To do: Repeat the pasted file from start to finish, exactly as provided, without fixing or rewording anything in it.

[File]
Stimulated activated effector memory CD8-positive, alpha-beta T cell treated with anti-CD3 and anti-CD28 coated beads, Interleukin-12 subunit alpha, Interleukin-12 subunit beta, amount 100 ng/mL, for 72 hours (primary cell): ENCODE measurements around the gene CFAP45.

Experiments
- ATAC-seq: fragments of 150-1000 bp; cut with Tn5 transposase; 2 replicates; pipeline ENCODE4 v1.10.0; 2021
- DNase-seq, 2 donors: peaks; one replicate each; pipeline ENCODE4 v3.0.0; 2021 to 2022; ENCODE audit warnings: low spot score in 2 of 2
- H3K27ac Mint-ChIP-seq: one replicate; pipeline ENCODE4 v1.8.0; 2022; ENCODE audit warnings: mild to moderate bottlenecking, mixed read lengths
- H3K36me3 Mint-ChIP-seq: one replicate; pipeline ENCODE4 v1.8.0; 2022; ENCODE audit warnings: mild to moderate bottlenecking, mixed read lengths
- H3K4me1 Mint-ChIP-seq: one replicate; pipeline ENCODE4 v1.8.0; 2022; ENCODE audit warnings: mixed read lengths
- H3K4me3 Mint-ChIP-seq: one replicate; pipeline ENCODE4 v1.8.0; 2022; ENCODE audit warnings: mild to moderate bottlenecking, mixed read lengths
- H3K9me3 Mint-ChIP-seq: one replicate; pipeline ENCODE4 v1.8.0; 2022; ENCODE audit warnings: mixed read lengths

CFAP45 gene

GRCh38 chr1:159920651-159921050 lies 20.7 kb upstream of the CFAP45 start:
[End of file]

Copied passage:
Stimulated activated effector memory CD8-positive, alpha-beta T cell treated with anti-CD3 and anti-CD28 coated beads, Interleukin-12 subunit alpha, Interleukin-12 subunit beta, amount 100 ng/mL, for 72 hours (primary cell): ENCODE measurements around the gene CFAP45.

Experiments
- ATAC-seq: fragments of 150-1000 bp; cut with Tn5 transposase; 2 replicates; pipeline ENCODE4 v1.10.0; 2021
- DNase-seq, 2 donors: peaks; one replicate each; pipeline ENCODE4 v3.0.0; 2021 to 2022; ENCODE audit warnings: low spot score in 2 of 2
- H3K27ac Mint-ChIP-seq: one replicate; pipeline ENCODE4 v1.8.0; 2022; ENCODE audit warnings: mild to moderate bottlenecking, mixed read lengths
- H3K36me3 Mint-ChIP-seq: one replicate; pipeline ENCODE4 v1.8.0; 2022; ENCODE audit warnings: mild to moderate bottlenecking, mixed read lengths
- H3K4me1 Mint-ChIP-seq: one replicate; pipeline ENCODE4 v1.8.0; 2022; ENCODE audit warnings: mixed read lengths
- H3K4me3 Mint-ChIP-seq: one replicate; pipeline ENCODE4 v1.8.0; 2022; ENCODE audit warnings: mild to moderate bottlenecking, mixed read lengths
- H3K9me3 Mint-ChIP-seq: one replicate; pipeline ENCODE4 v1.8.0; 2022; ENCODE audit warnings: mixed read lengths

CFAP45 gene

GRCh38 chr1:159920651-159921050 lies 20.7 kb upstream of the CFAP45 start: